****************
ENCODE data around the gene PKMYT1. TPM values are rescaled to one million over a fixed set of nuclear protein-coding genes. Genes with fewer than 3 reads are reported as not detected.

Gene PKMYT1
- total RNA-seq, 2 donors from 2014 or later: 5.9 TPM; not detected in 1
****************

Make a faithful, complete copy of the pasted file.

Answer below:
ENCODE data around the gene PKMYT1. TPM values are rescaled to one million over a fixed set of nuclear protein-coding genes. Genes with fewer than 3 reads are reported as not detected.

Gene PKMYT1
- total RNA-seq, 2 donors from 2014 or later: 5.9 TPM; not detected in 1